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President Tsai holds reception in Belize for traveling press corps


President Tsai attends business roundtable with Taiwanese companies in Houston, Texas

Our trip to Paraguay and Belize is coming to an end. And around noon tomorrow we will depart Belize for Houston, Texas.

During the week long trip, my delegation visited many places with a very full agenda. Friends from the media who are with us have been briefed on all the programs of this trip. I want to take this opportunity to give a brief summary of the trip.

The most important event during this trip was the inauguration of President Mario Abdo Benítez of Paraguay. At the ceremony, I had the opportunity to engage with heads and deputy heads of state, and delegation heads representing many nations. I also took part in a number of bilateral discussions, of which some were on the direction of future cooperation, and some for a better understanding of domestic development in each other's countries.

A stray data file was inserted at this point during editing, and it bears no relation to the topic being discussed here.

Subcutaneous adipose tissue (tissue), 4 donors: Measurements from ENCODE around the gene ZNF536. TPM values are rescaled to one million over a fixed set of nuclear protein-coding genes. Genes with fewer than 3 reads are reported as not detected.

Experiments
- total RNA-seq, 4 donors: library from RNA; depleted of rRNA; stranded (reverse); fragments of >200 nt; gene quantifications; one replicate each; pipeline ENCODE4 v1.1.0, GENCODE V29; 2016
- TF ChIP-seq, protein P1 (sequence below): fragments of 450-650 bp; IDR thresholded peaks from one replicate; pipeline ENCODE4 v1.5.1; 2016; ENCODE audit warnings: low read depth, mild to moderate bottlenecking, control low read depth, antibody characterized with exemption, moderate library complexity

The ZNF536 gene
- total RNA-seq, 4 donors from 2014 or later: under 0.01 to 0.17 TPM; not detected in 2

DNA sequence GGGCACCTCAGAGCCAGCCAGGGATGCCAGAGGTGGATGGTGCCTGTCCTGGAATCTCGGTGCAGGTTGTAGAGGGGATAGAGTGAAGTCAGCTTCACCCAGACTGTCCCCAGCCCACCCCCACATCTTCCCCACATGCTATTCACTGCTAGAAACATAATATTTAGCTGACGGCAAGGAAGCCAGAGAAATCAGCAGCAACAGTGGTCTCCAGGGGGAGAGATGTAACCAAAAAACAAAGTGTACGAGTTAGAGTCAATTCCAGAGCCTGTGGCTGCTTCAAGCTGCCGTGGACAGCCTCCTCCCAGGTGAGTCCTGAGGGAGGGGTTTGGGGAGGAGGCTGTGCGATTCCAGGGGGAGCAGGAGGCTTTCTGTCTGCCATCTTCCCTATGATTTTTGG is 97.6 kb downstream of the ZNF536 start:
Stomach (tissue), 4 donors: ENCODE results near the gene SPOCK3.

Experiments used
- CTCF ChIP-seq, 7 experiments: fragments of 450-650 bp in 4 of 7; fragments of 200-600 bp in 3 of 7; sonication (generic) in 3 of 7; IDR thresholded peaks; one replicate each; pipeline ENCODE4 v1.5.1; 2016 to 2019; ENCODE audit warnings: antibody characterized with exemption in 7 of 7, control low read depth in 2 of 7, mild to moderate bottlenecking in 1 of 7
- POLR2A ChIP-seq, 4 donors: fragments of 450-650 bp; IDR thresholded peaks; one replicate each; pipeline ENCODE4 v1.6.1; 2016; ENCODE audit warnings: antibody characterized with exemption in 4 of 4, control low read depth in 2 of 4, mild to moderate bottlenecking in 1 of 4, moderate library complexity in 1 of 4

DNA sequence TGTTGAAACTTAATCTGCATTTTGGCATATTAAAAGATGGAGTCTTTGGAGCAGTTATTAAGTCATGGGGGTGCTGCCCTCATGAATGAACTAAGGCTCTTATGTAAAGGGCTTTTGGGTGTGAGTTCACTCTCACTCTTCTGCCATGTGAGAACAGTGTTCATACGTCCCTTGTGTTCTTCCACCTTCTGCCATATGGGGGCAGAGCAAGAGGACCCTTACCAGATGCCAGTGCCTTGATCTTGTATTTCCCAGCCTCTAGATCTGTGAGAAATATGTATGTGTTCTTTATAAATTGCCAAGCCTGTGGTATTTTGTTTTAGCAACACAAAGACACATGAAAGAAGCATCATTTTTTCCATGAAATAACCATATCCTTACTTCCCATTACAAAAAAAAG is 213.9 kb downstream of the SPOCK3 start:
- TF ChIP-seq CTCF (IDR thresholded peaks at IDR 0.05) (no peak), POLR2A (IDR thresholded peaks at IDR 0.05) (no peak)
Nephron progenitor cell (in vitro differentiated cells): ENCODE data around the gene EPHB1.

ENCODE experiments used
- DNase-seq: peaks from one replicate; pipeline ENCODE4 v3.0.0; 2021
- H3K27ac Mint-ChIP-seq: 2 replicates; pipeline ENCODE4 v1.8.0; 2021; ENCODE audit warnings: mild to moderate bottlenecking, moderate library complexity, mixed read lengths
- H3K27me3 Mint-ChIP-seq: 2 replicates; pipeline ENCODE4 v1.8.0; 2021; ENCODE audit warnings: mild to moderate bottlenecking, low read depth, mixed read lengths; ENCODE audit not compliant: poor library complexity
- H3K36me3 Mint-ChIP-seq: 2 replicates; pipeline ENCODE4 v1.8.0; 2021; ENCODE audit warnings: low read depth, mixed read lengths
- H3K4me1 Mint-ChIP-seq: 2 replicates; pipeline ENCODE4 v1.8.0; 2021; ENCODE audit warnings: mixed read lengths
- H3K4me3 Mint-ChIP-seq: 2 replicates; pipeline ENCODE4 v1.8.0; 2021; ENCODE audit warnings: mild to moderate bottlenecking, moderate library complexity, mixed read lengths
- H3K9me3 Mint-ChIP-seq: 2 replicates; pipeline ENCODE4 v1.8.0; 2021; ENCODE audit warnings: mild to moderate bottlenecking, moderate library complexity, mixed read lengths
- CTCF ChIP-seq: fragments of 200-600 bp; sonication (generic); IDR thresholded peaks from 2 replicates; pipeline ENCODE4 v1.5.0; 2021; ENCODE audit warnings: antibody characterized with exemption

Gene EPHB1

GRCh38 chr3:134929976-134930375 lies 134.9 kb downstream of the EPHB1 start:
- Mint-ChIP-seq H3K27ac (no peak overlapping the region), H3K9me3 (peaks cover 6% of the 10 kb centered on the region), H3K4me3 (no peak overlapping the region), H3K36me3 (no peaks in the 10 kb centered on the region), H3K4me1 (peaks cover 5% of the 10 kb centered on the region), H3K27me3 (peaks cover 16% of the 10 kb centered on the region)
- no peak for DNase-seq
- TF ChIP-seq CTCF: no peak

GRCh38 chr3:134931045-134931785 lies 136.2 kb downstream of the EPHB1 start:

A second important aspect of the trip was having a chance to share some good news with our colleagues at Taiwan's overseas technical missions: The Ministry of Foreign Affairs has decided to increase their rent allowances and their children's education stipends. After my last trip to eSwatini (formerly known as Swaziland) earlier this year, I understood more about the daily lives and challenges of Taiwan personnel at overseas technical missions, and wanted to adjust their compensation. The Ministry of Foreign Affairs implemented some changes four months after the trip, so the hard-working staff at our technical missions can now receive the same stipends enjoyed by diplomatic personnel.